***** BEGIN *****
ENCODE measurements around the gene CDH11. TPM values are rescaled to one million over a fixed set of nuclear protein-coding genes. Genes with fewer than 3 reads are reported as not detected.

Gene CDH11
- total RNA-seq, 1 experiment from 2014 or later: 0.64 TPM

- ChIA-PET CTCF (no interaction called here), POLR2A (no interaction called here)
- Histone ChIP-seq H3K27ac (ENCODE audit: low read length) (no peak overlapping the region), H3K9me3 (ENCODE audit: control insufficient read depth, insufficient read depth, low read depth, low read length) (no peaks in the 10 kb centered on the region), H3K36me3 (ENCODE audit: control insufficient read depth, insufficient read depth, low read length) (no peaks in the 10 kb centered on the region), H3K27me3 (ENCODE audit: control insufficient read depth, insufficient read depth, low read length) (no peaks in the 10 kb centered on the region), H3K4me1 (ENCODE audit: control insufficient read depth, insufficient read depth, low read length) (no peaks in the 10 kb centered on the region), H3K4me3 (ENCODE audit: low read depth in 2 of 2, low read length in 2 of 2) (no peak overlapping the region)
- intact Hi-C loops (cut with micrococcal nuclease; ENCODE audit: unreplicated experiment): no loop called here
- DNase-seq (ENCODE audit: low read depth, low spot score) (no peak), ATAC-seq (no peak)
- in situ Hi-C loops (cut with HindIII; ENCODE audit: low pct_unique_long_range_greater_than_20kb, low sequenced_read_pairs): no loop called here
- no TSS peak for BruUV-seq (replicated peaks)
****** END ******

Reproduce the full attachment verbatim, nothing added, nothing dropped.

ENCODE measurements around the gene CDH11. TPM values are rescaled to one million over a fixed set of nuclear protein-coding genes. Genes with fewer than 3 reads are reported as not detected.

Gene CDH11
- total RNA-seq, 1 experiment from 2014 or later: 0.64 TPM

- ChIA-PET CTCF (no interaction called here), POLR2A (no interaction called here)
- Histone ChIP-seq H3K27ac (ENCODE audit: low read length) (no peak overlapping the region), H3K9me3 (ENCODE audit: control insufficient read depth, insufficient read depth, low read depth, low read length) (no peaks in the 10 kb centered on the region), H3K36me3 (ENCODE audit: control insufficient read depth, insufficient read depth, low read length) (no peaks in the 10 kb centered on the region), H3K27me3 (ENCODE audit: control insufficient read depth, insufficient read depth, low read length) (no peaks in the 10 kb centered on the region), H3K4me1 (ENCODE audit: control insufficient read depth, insufficient read depth, low read length) (no peaks in the 10 kb centered on the region), H3K4me3 (ENCODE audit: low read depth in 2 of 2, low read length in 2 of 2) (no peak overlapping the region)
- intact Hi-C loops (cut with micrococcal nuclease; ENCODE audit: unreplicated experiment): no loop called here
- DNase-seq (ENCODE audit: low read depth, low spot score) (no peak), ATAC-seq (no peak)
- in situ Hi-C loops (cut with HindIII; ENCODE audit: low pct_unique_long_range_greater_than_20kb, low sequenced_read_pairs): no loop called here
- no TSS peak for BruUV-seq (replicated peaks)